Denver's fifth annual March of the zombies fashion show and concert was the biggest and best in the event's colorful history. Local musicians, artists, and fashion designers joined forces to awaken support for local creativity in one enormous, zombie-themed party.
The evening opened at the Grizzly Rock to the funk-rock tune of Flash Mob, a Denver band with punk roots who has been a regular fixture of the March of the Zombies over the years. Meanwhile, local artists and designers put their work on display, showing off everything from jewelry to zombie portraits to skateboard and fashion, all inspired by the quirky and counter-culture zombie theme.
The main event was, of course, the fashion show, organized by Denver designer and Creative to Bless founder Summer Jackson and sponsored this year by Seven Seals Apparel. Local designers Summer Jackson of C2B, Seven Seals Apparel, Broken Perception, Julio Alejandro Designs, and Parasite Eve Designs put their finest work on display. It was clear from the caliber of the threads on display that this was the most ambitious March of the Zombies to date.
Special effects makeup artists Aaron Spriggs, Liz Fitter, and Alex Landis decomposed the models into the runway-walking dead. Each model sported oozing pustules and gaping wounds, embracing the zombie theme by trading beauty for BRAAAAINS. Some of the models displayed the amazing body painting talents of Alan Anderson, wearing sometimes nothing else but the full-body zombie-themed artwork.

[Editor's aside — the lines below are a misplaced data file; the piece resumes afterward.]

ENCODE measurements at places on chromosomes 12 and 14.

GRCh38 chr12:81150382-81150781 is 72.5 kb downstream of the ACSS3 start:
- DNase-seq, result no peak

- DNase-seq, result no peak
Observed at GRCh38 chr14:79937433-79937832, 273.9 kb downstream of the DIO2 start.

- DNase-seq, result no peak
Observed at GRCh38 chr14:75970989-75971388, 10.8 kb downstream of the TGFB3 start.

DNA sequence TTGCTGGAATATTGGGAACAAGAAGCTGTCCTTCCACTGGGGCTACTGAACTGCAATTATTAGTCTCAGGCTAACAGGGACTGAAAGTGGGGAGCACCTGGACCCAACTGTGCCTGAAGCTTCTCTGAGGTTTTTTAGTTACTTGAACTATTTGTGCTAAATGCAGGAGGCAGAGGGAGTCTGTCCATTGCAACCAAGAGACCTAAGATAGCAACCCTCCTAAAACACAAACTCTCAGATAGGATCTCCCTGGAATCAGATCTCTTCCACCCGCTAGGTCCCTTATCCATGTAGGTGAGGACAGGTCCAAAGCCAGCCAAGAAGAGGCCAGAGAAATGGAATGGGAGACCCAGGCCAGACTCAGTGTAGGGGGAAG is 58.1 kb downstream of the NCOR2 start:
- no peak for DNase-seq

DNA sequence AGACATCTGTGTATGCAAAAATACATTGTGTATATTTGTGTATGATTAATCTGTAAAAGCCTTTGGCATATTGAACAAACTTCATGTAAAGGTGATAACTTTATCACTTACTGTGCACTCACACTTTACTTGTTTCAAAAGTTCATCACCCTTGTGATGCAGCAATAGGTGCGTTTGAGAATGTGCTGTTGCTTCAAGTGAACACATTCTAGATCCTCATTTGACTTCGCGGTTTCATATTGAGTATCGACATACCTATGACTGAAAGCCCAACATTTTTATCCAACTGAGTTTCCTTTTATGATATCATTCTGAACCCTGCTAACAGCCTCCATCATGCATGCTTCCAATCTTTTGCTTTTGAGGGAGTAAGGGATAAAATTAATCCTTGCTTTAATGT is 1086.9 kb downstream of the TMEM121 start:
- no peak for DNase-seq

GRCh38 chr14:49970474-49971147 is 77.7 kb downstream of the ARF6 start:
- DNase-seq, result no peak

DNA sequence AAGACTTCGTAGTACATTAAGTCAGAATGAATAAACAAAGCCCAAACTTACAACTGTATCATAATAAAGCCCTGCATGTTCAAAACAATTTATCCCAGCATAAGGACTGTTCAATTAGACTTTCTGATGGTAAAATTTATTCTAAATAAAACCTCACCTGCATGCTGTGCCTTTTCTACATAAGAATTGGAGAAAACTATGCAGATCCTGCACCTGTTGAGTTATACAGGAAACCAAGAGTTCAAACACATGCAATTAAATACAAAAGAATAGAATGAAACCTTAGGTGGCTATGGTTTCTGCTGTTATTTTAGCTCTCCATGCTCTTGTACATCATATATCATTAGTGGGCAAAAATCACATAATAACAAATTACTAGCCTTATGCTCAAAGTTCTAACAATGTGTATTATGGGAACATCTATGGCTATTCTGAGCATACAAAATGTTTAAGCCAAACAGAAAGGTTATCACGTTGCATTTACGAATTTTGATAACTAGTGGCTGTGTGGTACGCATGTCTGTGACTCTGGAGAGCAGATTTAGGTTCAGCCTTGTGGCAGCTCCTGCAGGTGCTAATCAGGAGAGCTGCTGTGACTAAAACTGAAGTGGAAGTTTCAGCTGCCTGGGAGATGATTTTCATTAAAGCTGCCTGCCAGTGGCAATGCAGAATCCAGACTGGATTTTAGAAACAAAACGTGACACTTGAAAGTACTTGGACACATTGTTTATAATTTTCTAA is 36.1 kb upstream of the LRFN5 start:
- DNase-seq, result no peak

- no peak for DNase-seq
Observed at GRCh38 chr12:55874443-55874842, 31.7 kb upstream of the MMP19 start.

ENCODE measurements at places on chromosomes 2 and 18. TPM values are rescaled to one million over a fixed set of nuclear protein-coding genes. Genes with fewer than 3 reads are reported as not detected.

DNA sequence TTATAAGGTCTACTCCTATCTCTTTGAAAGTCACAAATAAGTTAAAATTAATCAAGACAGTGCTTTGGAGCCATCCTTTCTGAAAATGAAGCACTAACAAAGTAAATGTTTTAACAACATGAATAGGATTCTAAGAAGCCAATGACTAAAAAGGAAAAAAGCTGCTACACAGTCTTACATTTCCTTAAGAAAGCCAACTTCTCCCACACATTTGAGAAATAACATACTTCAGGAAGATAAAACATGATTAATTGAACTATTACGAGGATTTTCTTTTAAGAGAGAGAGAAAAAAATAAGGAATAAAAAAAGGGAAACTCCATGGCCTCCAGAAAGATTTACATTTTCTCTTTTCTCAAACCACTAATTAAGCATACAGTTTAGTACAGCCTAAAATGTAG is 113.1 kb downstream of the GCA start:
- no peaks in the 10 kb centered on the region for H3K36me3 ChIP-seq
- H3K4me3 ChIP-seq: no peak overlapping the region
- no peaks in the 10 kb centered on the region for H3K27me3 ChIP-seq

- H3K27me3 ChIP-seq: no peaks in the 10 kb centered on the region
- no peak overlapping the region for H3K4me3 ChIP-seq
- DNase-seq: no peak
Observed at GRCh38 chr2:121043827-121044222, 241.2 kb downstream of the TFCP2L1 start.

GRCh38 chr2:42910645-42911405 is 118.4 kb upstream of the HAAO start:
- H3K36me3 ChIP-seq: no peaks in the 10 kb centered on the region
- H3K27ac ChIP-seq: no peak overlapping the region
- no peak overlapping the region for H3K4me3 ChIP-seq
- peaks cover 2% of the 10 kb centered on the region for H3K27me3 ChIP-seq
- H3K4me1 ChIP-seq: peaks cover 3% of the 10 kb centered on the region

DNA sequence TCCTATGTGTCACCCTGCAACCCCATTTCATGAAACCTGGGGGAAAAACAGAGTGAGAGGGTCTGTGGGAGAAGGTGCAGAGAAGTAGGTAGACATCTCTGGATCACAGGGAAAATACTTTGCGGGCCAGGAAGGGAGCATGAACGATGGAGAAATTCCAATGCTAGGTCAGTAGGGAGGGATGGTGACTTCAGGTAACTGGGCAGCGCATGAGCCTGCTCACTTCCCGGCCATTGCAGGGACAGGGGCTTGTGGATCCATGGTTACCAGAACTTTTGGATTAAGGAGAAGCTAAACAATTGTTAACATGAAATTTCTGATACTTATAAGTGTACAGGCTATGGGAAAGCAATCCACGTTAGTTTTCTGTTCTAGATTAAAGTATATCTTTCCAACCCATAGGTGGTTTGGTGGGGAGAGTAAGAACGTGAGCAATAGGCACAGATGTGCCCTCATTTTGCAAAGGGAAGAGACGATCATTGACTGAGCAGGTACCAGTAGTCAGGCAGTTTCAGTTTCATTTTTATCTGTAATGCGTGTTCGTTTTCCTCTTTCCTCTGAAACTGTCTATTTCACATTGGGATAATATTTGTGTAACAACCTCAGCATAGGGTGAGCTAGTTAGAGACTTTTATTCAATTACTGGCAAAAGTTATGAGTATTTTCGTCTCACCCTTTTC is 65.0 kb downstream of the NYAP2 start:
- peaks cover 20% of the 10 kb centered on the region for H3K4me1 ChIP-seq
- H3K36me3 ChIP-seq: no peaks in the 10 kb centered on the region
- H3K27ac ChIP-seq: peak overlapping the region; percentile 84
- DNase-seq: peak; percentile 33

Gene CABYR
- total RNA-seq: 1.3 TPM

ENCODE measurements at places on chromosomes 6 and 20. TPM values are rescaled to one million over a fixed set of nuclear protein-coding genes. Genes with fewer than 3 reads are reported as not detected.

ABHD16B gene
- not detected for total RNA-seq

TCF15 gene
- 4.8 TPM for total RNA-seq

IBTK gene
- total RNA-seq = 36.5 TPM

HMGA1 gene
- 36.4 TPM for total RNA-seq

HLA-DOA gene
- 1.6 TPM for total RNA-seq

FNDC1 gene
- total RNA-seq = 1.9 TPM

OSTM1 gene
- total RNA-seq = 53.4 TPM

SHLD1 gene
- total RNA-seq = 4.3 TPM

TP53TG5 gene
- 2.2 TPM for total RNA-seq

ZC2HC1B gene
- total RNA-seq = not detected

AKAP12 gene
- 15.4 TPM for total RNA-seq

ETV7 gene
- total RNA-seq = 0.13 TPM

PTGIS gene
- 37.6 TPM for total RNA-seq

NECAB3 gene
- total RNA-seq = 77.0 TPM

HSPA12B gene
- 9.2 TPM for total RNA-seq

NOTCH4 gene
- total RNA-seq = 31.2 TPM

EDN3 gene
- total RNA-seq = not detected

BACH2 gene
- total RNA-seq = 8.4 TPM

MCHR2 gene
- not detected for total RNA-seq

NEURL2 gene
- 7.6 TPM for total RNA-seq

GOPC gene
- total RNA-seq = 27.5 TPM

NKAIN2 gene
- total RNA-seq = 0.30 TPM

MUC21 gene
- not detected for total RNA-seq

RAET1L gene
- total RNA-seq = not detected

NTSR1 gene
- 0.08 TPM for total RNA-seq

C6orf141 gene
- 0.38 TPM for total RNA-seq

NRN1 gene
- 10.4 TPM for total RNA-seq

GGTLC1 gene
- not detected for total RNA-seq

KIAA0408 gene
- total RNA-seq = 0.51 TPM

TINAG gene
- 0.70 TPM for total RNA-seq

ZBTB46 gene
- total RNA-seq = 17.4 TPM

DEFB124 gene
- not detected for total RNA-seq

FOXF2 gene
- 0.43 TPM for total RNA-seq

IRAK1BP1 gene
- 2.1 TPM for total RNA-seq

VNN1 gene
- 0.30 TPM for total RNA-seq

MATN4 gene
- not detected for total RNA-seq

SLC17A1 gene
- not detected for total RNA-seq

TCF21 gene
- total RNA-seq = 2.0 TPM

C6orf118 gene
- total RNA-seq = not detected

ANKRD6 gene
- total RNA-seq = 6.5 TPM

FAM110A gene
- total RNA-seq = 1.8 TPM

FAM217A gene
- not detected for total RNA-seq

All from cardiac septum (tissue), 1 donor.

The models dove headfirst into zombiehood, staggering across the stage and growling and clawing at the audience. It was clear these models were having the time of their lives, as one by one they tried to outdo each other. From the moonwalk to the thriller dance, the models showed off their best zombie moves, while others interacted playfully with DJ Cysco and drummer Matt Fink.
After the fashion show MOTZ newcomer Fallen & Forgotten took the stage, followed by Denver's best rock band Lost Point. Headlining the even was Reno Divorce, with their driving beats and energy getting the audience and zombified models alike to get down with their undead selves. The music perfectly complemented the atmosphere of creativity and fun that MOTZ always creates.
With an enormous audience full of the dead and alive alike, this was the biggest show in MOTZ history. The event that started out as simply a way to gain exposure for local designers and share a love of all things zombie has grown into a Denver fixture with a mission to foster creativity. Here's hoping next year's March of the Zombies VI is even bigger and better.
Stay informed, stay alive: The March of the Zombies is an annual event. Visit the MOTZ home page for more details and photos.
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